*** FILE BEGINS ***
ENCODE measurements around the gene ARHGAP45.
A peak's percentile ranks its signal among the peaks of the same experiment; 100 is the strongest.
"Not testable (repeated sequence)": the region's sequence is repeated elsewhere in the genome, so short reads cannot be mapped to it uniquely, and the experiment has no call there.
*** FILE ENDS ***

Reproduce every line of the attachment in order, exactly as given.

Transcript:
ENCODE measurements around the gene ARHGAP45.
A peak's percentile ranks its signal among the peaks of the same experiment; 100 is the strongest.
"Not testable (repeated sequence)": the region's sequence is repeated elsewhere in the genome, so short reads cannot be mapped to it uniquely, and the experiment has no call there.